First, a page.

By: Carl Straw, Seraphin Gallery Intern
In these media-centric times, branding and the restructuring of corporate identity paired with the sheer rise of technology has an undeniable effect on artistic expression. The works of Danielle Cartier are unique for their use of the outside world as both inspiration and material. Exploring the commercialized reality as a reduce, recycle, reuse sequence that is a bombardment of imagery, while creating multiple layers of vibrant infusions of color, Cartier draws her viewers into an experience all too familiar. Utilizing a mixed media process with an emphasis on collage, Cartier consciously pays homage to the works of famed Pop and Neo Dadaist Robert Rauschenberg, while establishing her own 21st century urban perspective. His works, like Cartier’s, examine elements of the contemporary world to unlock an underlying effect from the viewer—embedded within the surface. Rauschenberg challenged the limits of representation, the extension of the canvas, and the dimensionality of the pictorial plane. Cartier manipulates these principals through her own interpretation of the image--both in physical material and created form.
Cartier began her studies at Sonoma State University in 2014 with a Bachelor’s of Fine Arts, concentrating in both painting and printmaking. This past May, she received her Masters of Fine Art from the Graduate School of Design at the University of Pennsylvania. Her work began with a plethora of found material—an accumulation of printed papers, magazine clippings, and newspaper scraps. Cartier states, “The images that circulate throughout society are constantly being constructed, reconstructed and recycled. And here I am, decoding the ever more complex messages, signs and traces of the everyday.” In works, such as Tear Out My Eyes completed in 2017, she is intentionally taking scraps from the world and reinventing their purpose. Her placement of these images is what draws a comparison to the works of Rauschenberg. Her placement of objects such as a folding chair, a repeated ring pop form, the facade of a school, are all associative connections we have to present day society. These images are immediately recognizable, no matter the extent of Cartier’s artistic integration. But the question then becomes, Does the sum of these parts create a contextual whole, or an imitation of the post-modern repetition and inescapable barrage of imagery?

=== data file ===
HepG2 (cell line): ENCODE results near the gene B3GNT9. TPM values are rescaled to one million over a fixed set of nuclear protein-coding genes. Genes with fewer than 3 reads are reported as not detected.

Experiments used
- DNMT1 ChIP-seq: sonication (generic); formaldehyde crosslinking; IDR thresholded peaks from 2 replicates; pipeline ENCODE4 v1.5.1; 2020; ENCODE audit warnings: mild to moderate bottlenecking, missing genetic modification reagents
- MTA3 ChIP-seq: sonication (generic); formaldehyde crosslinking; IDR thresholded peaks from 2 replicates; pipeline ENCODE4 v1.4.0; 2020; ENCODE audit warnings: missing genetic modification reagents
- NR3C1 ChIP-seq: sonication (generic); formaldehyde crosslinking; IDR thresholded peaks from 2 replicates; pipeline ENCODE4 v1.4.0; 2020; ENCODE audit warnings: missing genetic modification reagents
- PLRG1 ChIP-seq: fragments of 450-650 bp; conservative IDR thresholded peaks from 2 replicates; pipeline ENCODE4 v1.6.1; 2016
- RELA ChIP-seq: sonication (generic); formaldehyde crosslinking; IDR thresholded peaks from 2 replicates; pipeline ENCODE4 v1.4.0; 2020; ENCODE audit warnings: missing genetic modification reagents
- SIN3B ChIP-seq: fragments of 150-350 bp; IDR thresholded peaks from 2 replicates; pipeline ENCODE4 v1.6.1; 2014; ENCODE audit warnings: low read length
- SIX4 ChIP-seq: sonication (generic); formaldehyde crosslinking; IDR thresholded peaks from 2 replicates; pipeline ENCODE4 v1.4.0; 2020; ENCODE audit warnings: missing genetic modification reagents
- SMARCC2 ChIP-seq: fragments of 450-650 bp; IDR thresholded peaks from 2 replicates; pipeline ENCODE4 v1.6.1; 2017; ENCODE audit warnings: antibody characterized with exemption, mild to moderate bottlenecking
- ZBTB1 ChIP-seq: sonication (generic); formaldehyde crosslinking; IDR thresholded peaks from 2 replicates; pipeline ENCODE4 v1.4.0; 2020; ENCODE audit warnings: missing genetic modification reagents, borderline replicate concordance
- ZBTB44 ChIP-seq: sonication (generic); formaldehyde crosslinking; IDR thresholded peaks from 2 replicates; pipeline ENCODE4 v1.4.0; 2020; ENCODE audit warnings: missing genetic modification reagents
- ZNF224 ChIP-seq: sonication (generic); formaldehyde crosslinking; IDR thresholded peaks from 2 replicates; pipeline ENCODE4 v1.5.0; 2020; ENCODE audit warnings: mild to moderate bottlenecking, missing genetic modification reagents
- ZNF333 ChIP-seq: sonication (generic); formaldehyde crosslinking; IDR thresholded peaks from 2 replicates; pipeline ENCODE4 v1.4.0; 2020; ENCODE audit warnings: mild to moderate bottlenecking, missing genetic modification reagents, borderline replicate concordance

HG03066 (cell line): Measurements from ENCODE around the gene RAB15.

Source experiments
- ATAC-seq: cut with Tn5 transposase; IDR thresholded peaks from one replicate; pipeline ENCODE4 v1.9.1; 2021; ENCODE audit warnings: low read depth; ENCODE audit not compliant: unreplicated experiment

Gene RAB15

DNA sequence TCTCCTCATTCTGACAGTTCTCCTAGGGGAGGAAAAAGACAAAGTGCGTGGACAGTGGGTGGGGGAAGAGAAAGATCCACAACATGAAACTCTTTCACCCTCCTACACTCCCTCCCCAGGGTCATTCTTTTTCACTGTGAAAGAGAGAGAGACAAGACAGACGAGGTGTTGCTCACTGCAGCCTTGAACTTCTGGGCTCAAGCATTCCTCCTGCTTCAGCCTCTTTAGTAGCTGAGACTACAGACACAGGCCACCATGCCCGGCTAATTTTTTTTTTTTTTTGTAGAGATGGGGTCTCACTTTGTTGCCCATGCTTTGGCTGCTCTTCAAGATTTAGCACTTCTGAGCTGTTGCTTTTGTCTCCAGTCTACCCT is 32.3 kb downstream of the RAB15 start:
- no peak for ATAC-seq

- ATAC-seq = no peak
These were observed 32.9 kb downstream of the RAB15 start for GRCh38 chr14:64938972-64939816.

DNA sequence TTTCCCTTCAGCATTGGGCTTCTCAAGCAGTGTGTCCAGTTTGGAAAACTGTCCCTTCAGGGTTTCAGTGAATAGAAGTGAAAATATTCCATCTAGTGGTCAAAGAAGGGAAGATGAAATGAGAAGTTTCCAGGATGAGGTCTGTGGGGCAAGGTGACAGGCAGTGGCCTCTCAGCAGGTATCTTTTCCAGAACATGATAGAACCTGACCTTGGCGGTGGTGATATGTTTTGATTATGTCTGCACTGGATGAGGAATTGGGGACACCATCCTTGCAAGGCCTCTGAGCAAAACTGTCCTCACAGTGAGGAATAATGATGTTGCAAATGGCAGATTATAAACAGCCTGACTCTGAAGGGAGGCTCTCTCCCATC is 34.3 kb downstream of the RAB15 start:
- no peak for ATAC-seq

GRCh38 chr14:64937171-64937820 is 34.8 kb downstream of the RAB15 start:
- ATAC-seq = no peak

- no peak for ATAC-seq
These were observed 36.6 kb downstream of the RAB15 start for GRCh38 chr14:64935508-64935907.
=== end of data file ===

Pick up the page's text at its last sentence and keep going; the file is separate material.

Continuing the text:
This same query could be said for such works as One More and We’ll be Almost Halfway There, completed in 1979 by Rauschenberg. Here, images of text are warped simply by printing them backwards. The identity of this form is recognizable, possibly from a newspaper or magazine, but has the essence of the printed words remained the same? In many of Rauschenberg’s works he discovers the core responsibility of images and the multiple facets of composition. As stated in The Flatbed Picture Plane, by famed art historian and critic Leo Steinberg, “Rauschenberg’s picture plane had to become a surface to which anything reachable-thinkable would adhere. It had to be whatever a billboard or dashboard is and everything a projection screen is, with further affinities for anything that is flat and worked over—palimpsest”. There was no other place for Danielle Cartier’s piles of ripped leftovers, except to become embodied by the canvas.
The real goal of these artists is not to literally trick the viewer—as in trompe l’oeil still lifes, surrealist landscapes, or Ron Mueck’s brand of hyperrealism—but rather to display and represent the world for what it is. A world where images and symbols are consistently being reshuffled into a deck; to then reappear as if we had forgotten about them. These significant markers are what artists like Rauschenberg and Cartier seek out. They discover the symbols we unconsciously hold dear, to iconicize them against the memorialized space of fine art and art history. Both artists will be on display until August 13th.